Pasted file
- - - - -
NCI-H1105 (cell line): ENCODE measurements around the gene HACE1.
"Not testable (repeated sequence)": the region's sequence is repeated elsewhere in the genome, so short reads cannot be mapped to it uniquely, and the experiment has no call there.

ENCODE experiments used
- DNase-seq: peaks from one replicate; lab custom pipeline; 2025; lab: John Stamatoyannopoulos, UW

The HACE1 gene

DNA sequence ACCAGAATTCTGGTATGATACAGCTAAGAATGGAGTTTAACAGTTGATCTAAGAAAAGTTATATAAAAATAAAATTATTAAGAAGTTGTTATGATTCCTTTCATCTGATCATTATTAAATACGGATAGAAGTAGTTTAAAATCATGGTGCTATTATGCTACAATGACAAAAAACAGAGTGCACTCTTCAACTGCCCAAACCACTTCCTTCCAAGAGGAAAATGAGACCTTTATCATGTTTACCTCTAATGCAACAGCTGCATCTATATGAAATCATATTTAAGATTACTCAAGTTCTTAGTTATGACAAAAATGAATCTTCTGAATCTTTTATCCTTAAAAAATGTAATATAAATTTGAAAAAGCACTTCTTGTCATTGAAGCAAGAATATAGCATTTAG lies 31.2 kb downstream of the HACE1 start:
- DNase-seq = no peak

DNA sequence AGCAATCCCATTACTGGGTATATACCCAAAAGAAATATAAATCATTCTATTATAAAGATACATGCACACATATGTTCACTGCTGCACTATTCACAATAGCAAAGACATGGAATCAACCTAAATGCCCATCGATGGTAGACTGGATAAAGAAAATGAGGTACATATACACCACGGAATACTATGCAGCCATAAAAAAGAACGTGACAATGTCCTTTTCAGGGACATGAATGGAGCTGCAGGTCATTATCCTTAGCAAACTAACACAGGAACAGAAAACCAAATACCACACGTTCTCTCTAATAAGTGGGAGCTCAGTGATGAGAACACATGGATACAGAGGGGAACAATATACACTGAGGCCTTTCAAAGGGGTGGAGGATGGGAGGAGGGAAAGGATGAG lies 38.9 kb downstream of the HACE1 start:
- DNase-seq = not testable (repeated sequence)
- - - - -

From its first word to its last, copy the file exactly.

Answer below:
NCI-H1105 (cell line): ENCODE measurements around the gene HACE1.
"Not testable (repeated sequence)": the region's sequence is repeated elsewhere in the genome, so short reads cannot be mapped to it uniquely, and the experiment has no call there.

ENCODE experiments used
- DNase-seq: peaks from one replicate; lab custom pipeline; 2025; lab: John Stamatoyannopoulos, UW

The HACE1 gene

DNA sequence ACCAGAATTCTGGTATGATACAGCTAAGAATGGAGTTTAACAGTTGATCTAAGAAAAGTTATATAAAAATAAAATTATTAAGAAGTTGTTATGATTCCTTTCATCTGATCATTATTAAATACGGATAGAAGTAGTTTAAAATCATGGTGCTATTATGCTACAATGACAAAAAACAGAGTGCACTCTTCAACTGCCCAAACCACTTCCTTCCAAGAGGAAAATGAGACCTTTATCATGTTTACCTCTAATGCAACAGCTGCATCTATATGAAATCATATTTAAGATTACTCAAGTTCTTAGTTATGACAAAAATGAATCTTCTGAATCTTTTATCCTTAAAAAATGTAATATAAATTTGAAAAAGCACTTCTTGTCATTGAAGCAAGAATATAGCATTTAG lies 31.2 kb downstream of the HACE1 start:
- DNase-seq = no peak

DNA sequence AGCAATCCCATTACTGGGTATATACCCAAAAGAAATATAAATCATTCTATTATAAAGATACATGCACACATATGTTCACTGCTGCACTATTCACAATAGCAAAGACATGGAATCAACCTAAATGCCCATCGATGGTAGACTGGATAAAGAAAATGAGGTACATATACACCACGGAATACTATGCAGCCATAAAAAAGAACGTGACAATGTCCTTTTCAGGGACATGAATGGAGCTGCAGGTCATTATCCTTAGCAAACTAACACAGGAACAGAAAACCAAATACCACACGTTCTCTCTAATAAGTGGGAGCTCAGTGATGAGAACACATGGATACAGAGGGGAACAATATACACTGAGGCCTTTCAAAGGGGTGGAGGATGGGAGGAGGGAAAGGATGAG lies 38.9 kb downstream of the HACE1 start:
- DNase-seq = not testable (repeated sequence)